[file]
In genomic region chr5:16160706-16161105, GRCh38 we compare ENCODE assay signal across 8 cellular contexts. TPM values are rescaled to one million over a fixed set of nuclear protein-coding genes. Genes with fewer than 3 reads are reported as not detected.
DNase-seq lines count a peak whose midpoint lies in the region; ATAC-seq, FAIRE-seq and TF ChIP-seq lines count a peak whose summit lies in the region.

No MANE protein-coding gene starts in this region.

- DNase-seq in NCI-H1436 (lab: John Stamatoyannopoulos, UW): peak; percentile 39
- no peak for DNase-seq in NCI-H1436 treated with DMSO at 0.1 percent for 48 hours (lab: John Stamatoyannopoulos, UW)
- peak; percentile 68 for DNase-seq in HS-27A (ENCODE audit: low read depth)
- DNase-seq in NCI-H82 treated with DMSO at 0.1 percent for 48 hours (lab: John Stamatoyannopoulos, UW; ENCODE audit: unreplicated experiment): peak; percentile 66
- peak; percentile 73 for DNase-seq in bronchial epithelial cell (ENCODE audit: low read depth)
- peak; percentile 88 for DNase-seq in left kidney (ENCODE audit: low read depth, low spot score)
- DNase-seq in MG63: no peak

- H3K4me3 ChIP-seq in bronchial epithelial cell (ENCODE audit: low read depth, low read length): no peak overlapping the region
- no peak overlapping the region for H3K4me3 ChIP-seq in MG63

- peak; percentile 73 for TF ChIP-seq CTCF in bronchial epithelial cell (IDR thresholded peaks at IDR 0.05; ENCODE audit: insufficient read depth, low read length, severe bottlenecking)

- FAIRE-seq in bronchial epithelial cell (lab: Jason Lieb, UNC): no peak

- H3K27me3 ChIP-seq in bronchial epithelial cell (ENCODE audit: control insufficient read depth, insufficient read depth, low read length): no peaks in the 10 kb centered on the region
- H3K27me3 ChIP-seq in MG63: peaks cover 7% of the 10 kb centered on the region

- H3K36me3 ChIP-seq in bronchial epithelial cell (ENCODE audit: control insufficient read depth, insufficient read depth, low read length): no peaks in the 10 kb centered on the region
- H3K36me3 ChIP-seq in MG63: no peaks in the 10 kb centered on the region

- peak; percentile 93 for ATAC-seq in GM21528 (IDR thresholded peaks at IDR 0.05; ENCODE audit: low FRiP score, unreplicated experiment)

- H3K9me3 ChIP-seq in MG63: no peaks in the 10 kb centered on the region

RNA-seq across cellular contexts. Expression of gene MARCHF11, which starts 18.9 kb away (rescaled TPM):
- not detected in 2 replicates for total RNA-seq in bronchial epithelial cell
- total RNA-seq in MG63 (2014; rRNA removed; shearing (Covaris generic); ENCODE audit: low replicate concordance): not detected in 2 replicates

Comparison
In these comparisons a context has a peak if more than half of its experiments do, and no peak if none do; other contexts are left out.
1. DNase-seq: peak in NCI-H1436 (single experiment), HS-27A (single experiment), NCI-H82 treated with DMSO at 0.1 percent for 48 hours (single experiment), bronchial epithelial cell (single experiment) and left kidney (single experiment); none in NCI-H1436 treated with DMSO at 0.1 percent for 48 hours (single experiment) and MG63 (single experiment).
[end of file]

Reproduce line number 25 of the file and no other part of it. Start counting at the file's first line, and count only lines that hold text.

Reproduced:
In these comparisons a context has a peak if more than half of its experiments do, and no peak if none do; other contexts are left out.